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Mojave River Valley Museum
Mojave Desert Plants:
Creosote bushSPECIES: Larrea tridentata
COMMON NAMES :
LIFE FORM :
GENERAL DISTRIBUTION :
Creosotebush occurs throughout the Mojave, Sonoran, and Chihuahuan deserts. Its distribution extends from southern California northeast through southern Nevada to the southwest corner of Utah and southeast through southern Arizona and New Mexico to western Texas and north-central Mexico.
HABITAT TYPES AND PLANT COMMUNITIES : Creosotebush is a dominant or codominant member of most plant communities in the Mojave, Sonoran, and Chihuahuan deserts. Creosotebush occurs on 35 to 46 million acres in the Southwest. Creosotebush usually occurs in open, species-poor communities, sometimes in pure stands. It also occurs as a transitional species in desert grasslands, mesquite woodlands, Joshua tree (Yucca brevifolia) communities, and dry desert wash areas.
The creosotebush-white bursage (Ambrosia dumosa) association covers approximately 70 percent of the Mojave Desert. Species associated with creosotebush-white bursage communities in the Mojave Desert include Shockley's goldenhead (Acamptopappus shockleyi), Anderson's wolfberry (Lycium andersonii), range ratany (Krameria parvifolia), Mojave yucca (Yucca schidigera), California jointfir (Ephedra funerea), spiny hopsage (Grayia spinosa), and winterfat (Krascheninnikovia lanata). Creosotebush also occurs in the Mojave Desert scrub association with desertholly (Atriplex hymenelytra), shadscale (A. confertifolia), white burrobrush (Hymenoclea salsola), blackbrush (Coleogyne ramosissima), Joshua tree, desertsenna (Cassia armata), and Nevada ephedra (Ephedra nevadensis).
IMPORTANCE TO WILDLIFE :
Many desert animals bed in or under creosotebush. Desert reptiles and amphibians use creosotebush as a food source and perch site and hibernate or estivate in burrows under creosotebush, avoiding predators and excessive daytime temperatures. Desert tortoises dig their shelters under creosotebush where its roots stabilize the soil. Banner-tailed kangaroo rats frequently use creosotebush for cover. Merriam's kangaroo rats often make their dens under creosotebush. Some subspecies of kit fox rest and den in creosotebush flats.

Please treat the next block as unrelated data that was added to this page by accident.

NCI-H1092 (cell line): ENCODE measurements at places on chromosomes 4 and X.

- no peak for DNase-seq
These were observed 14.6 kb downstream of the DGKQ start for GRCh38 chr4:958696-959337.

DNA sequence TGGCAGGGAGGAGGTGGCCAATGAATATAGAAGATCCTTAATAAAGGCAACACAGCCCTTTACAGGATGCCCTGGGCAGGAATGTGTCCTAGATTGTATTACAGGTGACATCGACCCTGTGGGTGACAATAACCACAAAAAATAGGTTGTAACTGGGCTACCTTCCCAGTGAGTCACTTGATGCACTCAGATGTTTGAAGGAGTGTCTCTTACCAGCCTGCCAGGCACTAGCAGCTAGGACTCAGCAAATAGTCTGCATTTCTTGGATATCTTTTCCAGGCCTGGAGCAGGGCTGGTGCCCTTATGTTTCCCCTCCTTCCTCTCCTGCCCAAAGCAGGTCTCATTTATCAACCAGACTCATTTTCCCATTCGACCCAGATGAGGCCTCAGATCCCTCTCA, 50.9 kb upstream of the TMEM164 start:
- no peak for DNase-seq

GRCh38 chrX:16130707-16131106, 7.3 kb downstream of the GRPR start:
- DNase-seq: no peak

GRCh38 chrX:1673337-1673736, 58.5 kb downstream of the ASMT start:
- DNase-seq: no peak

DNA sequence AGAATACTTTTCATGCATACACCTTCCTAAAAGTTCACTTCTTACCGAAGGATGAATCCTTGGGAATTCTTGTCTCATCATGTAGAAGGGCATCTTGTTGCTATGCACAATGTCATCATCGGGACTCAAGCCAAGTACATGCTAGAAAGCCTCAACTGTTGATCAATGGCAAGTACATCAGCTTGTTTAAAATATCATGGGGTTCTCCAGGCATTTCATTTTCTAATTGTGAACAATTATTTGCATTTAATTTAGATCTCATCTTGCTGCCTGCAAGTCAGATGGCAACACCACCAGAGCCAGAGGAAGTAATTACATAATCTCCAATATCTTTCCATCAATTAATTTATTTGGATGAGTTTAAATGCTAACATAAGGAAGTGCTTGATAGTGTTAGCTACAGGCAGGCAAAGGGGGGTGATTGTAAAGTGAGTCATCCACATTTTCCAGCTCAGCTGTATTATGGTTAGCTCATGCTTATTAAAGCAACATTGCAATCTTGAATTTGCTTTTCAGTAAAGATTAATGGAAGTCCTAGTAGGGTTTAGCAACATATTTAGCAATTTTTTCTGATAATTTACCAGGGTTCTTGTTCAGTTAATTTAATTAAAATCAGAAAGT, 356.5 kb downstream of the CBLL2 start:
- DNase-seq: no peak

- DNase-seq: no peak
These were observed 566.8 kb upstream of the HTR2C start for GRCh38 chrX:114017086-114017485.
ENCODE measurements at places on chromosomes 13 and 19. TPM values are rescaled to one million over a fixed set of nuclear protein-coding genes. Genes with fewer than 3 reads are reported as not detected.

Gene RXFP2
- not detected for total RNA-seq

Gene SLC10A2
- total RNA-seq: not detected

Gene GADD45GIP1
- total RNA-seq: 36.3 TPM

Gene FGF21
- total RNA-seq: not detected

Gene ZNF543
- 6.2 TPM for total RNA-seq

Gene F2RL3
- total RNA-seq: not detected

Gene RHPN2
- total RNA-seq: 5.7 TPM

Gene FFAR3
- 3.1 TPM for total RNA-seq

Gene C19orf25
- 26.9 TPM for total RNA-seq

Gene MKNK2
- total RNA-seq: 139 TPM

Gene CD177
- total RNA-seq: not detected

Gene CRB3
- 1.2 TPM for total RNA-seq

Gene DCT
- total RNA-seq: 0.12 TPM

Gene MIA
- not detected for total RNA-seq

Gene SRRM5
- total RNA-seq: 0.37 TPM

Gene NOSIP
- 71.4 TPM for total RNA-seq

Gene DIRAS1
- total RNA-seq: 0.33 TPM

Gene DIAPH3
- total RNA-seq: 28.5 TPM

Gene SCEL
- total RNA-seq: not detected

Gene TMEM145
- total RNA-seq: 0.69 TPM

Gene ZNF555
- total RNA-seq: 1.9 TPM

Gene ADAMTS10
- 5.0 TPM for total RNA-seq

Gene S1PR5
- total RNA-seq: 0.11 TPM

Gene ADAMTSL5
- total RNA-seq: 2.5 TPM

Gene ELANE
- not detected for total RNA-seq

Many small mammals browse creosotebush or consume its seeds. Creosotebush comprised 14.6 percent of black-tailed jackrabbit diets on Isla Carmen in the Gulf of California. Terminal twigs of creosotebush were consumed in proportion to their availability in black-tailed jackrabbit habitat. Ninety percent of creosotebush were browsed, and 52.5 percent of twigs on those plants were browsed. Creosotebush dominated the diet of desert woodrats in the Mojave Desert of California; the desert woodrats strongly preferred creosotebush foliage of relatively low resin content. It has been found that 27.5 percent of creosotebush seed mericarps on a Mojave Desert site showed signs of postdispersal rodent predation.
Creosotebush is unpalatable to most browsing wildlife.
COVER VALUE :
Creosotebush in Utah provides good cover for small mammals and nongame birds, fair cover for pronghorn and upland game birds, and poor cover for bighorn sheep, mountain goats, and waterfowl.
OTHER USES AND VALUES :
Creosotebush has been highly valued for its medicinal properties by desert peoples. It has been used to treat at least 14 illnesses. Twigs and leaves may be boiled as tea, steamed, pounded into a powder, pressed into a poultice, or heated into an infusion.
Creosotebush is host to an insect, Tachardiella larreae, which produces lac and deposits it on the stems of creosotebush. Lac is plastic when heated but hardens again on cooling, forming a strong bond like commercial sealing wax. Lac has been used by desert peoples to seal lids on food jars.
BOTANICAL AND ECOLOGICAL CHARACTERISTICS
SPECIES: Larrea tridentata
GENERAL BOTANICAL CHARACTERISTICS :
Creosotebush is a native, drought-tolerant, evergreen shrub growing up to 13.2 feet (4 m) tall. Its numerous branches are brittle and densely leafy at the tips. Because of leaf and stem alignment, creosotebush provides little shade during the full desert sunshine.